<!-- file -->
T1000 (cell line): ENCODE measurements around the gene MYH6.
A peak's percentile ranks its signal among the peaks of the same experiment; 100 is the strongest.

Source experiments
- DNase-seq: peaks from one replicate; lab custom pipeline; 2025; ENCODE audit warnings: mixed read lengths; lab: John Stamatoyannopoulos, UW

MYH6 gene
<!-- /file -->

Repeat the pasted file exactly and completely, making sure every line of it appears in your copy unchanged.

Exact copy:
T1000 (cell line): ENCODE measurements around the gene MYH6.
A peak's percentile ranks its signal among the peaks of the same experiment; 100 is the strongest.

Source experiments
- DNase-seq: peaks from one replicate; lab custom pipeline; 2025; ENCODE audit warnings: mixed read lengths; lab: John Stamatoyannopoulos, UW

MYH6 gene